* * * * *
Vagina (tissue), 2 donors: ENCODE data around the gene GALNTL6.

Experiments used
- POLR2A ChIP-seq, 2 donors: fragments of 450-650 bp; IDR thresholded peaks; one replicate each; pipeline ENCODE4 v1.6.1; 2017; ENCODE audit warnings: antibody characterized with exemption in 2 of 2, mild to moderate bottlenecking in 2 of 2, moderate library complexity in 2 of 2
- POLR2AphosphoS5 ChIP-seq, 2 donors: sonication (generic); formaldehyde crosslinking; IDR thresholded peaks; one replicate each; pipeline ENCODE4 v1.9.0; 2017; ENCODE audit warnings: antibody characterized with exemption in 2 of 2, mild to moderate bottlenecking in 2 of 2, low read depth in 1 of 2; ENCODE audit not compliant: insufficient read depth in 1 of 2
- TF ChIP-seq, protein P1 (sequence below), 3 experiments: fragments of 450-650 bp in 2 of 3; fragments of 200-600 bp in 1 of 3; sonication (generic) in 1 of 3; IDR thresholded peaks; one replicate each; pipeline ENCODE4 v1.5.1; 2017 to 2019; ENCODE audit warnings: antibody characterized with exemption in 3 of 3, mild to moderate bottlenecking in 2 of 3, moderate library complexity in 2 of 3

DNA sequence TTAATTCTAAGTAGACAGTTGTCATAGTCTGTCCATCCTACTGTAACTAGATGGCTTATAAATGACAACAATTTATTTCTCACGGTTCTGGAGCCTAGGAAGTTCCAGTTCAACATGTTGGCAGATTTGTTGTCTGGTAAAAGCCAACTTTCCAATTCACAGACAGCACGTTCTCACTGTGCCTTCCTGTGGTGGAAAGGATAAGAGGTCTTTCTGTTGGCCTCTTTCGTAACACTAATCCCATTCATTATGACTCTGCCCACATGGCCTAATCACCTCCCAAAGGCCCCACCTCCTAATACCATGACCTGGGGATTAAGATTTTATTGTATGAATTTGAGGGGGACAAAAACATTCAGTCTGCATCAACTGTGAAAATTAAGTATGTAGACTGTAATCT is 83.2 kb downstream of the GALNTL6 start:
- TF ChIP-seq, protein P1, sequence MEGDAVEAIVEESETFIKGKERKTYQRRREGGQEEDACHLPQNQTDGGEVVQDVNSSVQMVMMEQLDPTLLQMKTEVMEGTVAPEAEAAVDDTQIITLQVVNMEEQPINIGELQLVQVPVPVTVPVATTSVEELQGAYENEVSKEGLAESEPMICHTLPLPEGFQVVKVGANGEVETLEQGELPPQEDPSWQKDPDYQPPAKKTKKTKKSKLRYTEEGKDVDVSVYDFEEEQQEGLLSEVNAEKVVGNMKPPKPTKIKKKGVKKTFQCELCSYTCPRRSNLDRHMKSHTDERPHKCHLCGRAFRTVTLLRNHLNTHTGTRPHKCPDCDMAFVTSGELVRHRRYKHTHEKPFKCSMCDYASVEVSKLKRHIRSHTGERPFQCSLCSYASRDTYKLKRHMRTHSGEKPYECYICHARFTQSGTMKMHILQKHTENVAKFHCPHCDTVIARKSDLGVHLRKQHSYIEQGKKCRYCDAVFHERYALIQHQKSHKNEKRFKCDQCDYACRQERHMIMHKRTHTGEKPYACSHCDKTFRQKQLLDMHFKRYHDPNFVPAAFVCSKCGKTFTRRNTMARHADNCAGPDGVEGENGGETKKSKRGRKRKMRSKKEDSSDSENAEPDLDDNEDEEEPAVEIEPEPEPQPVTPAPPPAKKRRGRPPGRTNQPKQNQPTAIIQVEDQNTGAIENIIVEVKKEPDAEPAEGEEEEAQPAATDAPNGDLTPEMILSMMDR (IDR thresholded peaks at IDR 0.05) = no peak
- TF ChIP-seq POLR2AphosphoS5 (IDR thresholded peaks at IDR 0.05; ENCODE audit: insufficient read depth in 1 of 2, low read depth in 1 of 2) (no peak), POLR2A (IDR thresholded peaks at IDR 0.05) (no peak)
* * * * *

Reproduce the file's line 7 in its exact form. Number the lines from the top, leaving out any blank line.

- TF ChIP-seq, protein P1, sequence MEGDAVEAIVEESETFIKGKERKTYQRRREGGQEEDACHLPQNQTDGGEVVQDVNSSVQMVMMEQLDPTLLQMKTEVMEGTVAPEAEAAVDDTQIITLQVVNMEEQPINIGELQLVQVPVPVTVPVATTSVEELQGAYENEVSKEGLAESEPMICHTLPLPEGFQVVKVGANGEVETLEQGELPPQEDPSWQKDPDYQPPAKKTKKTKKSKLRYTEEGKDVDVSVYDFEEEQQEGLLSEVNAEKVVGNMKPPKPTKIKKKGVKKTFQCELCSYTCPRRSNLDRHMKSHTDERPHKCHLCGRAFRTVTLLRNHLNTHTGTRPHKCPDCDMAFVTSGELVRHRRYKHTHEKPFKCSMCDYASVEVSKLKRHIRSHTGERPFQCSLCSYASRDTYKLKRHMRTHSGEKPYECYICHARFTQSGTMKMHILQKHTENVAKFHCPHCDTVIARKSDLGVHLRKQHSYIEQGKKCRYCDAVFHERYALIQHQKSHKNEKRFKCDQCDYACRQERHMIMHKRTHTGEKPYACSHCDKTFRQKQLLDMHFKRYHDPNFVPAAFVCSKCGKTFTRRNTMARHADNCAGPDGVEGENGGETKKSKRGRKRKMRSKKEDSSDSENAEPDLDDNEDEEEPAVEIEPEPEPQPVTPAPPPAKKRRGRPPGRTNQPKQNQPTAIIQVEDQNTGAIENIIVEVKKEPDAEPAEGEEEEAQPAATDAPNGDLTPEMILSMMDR (IDR thresholded peaks at IDR 0.05) = no peak